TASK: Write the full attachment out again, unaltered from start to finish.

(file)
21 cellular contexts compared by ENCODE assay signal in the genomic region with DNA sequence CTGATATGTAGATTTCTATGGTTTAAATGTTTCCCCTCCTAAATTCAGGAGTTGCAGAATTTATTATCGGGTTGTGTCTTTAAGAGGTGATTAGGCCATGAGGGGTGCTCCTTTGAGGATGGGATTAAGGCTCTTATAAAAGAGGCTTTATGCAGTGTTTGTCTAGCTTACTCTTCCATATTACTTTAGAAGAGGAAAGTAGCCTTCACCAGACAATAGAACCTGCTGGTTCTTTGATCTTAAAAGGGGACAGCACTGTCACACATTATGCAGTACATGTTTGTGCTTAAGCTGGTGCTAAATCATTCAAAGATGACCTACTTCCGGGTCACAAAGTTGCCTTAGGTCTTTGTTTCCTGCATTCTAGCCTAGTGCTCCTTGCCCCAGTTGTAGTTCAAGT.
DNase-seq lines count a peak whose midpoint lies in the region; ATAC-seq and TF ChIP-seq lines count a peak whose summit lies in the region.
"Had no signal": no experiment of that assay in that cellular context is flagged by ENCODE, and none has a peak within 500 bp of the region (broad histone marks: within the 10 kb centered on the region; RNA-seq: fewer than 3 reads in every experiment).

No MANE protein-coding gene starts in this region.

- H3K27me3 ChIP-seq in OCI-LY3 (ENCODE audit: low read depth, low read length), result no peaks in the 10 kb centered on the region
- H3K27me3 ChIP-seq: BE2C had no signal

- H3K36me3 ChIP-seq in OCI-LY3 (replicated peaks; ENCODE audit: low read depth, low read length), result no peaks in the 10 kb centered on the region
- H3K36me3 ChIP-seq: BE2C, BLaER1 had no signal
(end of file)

21 cellular contexts compared by ENCODE assay signal in the genomic region with DNA sequence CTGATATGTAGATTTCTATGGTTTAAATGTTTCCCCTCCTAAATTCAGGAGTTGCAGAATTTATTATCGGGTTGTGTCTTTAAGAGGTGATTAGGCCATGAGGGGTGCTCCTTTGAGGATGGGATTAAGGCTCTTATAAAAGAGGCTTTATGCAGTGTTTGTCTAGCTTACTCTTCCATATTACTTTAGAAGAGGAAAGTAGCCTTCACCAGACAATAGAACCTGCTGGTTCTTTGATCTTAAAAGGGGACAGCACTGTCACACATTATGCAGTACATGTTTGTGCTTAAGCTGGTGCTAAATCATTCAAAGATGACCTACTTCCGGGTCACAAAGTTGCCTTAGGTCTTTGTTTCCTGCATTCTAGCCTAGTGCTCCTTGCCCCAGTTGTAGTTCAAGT.
DNase-seq lines count a peak whose midpoint lies in the region; ATAC-seq and TF ChIP-seq lines count a peak whose summit lies in the region.
"Had no signal": no experiment of that assay in that cellular context is flagged by ENCODE, and none has a peak within 500 bp of the region (broad histone marks: within the 10 kb centered on the region; RNA-seq: fewer than 3 reads in every experiment).

No MANE protein-coding gene starts in this region.

- H3K27me3 ChIP-seq in OCI-LY3 (ENCODE audit: low read depth, low read length), result no peaks in the 10 kb centered on the region
- H3K27me3 ChIP-seq: BE2C had no signal

- H3K36me3 ChIP-seq in OCI-LY3 (replicated peaks; ENCODE audit: low read depth, low read length), result no peaks in the 10 kb centered on the region
- H3K36me3 ChIP-seq: BE2C, BLaER1 had no signal